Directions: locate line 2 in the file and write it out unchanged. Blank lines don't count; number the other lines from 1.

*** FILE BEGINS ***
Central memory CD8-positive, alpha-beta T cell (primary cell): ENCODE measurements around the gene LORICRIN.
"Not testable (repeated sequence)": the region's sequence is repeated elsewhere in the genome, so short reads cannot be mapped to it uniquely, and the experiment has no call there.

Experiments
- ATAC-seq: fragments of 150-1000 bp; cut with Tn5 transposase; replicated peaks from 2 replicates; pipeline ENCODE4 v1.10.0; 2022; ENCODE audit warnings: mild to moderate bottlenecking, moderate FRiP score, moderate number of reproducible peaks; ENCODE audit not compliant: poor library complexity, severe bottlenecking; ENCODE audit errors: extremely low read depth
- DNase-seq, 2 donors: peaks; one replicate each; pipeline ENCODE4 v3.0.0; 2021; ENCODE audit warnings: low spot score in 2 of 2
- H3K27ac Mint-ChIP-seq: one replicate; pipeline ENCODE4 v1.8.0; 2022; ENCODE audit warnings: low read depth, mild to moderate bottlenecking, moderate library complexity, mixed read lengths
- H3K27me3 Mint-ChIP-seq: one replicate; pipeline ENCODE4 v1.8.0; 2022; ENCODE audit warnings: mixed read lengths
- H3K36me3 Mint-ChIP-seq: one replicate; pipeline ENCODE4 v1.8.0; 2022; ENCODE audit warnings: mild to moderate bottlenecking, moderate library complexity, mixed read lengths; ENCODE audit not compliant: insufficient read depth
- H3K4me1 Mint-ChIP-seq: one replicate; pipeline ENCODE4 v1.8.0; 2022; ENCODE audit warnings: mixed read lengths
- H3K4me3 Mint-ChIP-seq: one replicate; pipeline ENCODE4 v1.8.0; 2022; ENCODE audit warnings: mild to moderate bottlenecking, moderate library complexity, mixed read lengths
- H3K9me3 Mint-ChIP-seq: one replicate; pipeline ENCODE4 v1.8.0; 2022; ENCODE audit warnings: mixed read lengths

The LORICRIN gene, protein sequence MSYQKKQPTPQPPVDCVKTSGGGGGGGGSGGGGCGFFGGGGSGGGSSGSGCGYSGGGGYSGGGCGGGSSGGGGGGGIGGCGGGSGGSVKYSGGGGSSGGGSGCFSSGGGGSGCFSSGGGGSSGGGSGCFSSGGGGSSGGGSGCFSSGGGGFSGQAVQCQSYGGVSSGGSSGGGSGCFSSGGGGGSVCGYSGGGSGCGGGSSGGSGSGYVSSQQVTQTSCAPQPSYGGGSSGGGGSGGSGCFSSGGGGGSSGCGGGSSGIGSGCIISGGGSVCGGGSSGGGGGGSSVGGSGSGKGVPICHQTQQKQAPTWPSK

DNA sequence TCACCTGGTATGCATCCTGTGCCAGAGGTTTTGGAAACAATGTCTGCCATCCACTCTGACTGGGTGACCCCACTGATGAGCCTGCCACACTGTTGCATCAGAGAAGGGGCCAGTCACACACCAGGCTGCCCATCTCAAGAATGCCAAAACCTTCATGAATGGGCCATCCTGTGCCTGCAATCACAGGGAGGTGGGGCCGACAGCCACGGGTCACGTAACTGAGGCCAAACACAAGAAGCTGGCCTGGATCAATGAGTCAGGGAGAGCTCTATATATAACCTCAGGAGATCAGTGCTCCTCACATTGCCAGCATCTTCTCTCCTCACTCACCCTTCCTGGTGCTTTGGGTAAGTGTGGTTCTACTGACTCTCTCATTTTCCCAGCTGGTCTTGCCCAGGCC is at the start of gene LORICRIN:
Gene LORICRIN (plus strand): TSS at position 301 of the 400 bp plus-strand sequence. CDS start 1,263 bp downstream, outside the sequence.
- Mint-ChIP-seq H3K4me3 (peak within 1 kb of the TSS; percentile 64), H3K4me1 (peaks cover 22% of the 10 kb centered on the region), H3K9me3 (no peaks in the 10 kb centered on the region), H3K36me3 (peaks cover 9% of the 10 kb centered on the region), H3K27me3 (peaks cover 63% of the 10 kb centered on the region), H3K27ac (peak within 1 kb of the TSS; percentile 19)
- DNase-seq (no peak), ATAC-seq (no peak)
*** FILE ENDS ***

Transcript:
"Not testable (repeated sequence)": the region's sequence is repeated elsewhere in the genome, so short reads cannot be mapped to it uniquely, and the experiment has no call there.